LABOUR leader Ivana Bacik has said the party intends to build on its existing presence in Cork ahead of the next General Election.
Ms Bacik said Cork has “traditionally been a real stronghold for Labour” and that she hoped this would continue to be the case in the next election.
The Dublin Bay South TD, who grew up in Cork, made the comments when speaking to reporters during a visit to Cork yesterday.
“We’re very keen to have more TDs representing Cork across the constituencies in Cork.
“Cork has traditionally been a real stronghold for Labour.
“I grew up here myself – I went to primary school in Cloughduv National School.
“We saw in the Dublin Bay South by-election, which I won last summer, a real appetite for positive change and I think that message of positive change and support for Labour’s values of equality, solidarity and fairness, I think that support will continue to grow around the country but particularly in Cork and we’re very hopeful of that,” she said.
“We do have a really strong team of local representatives and we’re going to grow that and indeed build on that in the locals in two years’ time and then in the general election which is likely to be the year after that.”
Ms Bacik had a series of engagements during her visit to Cork yesterday, including a meeting with SIPTU members, a visit to the Bride project in Castlelyons, a visit to City Hall and a trip to the Rainbow Club.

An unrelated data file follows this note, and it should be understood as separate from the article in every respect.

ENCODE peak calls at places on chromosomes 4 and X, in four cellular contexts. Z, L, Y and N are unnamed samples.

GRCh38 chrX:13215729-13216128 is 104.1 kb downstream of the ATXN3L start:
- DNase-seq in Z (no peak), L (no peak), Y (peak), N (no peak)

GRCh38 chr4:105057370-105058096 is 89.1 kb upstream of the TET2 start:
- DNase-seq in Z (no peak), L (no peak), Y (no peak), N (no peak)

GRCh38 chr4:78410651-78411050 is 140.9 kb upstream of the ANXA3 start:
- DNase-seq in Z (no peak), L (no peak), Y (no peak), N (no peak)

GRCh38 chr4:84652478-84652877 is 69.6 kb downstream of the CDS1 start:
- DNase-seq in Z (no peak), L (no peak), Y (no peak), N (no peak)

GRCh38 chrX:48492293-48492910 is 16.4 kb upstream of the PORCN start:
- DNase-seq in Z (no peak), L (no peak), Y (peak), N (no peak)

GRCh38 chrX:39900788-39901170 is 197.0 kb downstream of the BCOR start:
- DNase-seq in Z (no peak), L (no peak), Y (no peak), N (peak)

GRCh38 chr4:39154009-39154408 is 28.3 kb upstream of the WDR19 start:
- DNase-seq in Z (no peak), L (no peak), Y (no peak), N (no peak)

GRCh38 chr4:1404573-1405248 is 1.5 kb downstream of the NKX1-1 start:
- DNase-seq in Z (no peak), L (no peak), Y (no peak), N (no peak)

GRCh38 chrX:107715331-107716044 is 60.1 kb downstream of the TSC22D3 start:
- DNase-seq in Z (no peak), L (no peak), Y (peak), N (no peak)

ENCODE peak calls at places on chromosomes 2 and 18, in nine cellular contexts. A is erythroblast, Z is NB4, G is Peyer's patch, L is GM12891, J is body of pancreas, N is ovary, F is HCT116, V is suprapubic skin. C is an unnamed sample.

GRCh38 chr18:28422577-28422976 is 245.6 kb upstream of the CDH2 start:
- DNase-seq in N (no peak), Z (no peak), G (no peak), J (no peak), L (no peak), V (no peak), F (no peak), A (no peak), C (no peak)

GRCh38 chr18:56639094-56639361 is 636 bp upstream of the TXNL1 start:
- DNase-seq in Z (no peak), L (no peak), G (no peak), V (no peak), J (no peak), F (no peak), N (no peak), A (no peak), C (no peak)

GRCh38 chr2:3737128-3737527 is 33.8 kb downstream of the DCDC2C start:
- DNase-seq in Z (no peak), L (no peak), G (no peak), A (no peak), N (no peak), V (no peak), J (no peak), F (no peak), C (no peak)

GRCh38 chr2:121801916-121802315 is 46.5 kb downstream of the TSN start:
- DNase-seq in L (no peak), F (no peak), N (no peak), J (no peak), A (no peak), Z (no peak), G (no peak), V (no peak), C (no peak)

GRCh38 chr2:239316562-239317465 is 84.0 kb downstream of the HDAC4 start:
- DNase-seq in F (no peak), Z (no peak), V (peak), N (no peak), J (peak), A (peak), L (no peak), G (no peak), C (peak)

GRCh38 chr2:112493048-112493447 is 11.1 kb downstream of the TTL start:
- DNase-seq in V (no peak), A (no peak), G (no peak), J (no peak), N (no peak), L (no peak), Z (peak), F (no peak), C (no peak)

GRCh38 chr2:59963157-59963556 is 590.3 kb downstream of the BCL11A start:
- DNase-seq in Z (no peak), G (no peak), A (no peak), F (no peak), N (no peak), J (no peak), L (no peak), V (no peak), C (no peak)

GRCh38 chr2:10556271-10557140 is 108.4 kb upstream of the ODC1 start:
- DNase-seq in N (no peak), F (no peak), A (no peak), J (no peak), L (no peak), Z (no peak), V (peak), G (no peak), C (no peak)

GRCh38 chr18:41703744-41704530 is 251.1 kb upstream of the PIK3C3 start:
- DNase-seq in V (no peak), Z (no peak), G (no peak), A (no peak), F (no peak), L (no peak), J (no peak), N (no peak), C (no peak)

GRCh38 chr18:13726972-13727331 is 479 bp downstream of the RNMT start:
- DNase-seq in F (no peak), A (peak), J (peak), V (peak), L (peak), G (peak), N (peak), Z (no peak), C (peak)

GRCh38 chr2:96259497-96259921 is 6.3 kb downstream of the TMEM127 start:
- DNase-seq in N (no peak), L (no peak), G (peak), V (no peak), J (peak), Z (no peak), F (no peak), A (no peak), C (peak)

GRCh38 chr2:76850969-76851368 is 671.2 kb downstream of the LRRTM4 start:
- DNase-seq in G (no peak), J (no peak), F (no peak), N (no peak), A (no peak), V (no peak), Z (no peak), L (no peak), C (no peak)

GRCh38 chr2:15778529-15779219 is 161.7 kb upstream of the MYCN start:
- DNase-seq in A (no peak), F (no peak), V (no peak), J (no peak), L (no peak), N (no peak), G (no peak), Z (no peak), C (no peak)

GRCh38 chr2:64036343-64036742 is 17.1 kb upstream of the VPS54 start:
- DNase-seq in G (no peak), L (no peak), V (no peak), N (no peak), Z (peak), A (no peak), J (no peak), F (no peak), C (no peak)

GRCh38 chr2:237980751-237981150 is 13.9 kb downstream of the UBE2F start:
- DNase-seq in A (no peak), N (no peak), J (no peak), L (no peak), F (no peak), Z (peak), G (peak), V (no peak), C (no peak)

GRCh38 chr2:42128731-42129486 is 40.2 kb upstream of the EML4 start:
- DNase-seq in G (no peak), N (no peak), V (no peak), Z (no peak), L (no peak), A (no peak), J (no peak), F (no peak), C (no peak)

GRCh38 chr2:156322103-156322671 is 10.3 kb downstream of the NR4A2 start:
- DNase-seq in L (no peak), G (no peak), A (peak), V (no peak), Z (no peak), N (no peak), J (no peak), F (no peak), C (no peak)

She also visited Mallow, which was yesterday brought into the Leap fare zone - something which she said Cork East TD Seán Sherlock had persistently campaigned for.
Ms Bacik said whilst Labour welcomes the reduction in public transport costs, the party feels “a more radical policy” needs to be implemented to see a significant modal shift.
“In our alternative budget last year we in Labour proposed free public transport for young people, first children and young adults, rather than the 50% reduction that the Government have brought in today for 19-23-year-olds.
“We do welcome that for sure, but we do think a more radical policy on public transport would do even more to address the climate issue but also the cost of living crisis that’s squeezing so many people,” she said.
On the cost of living issue, Ms Bacik said the party will today launch its living wage bill.
“We are going to be launching our living wage bill which would transform the low pay commission into a living wage commission and map a pathway to achieve the living wage of €12.90 per hour to ensure that people would no longer just be paid a minimum wage that’s not sufficient to meet the cost of living but would actually see that grow to a decent hourly rate,” she said.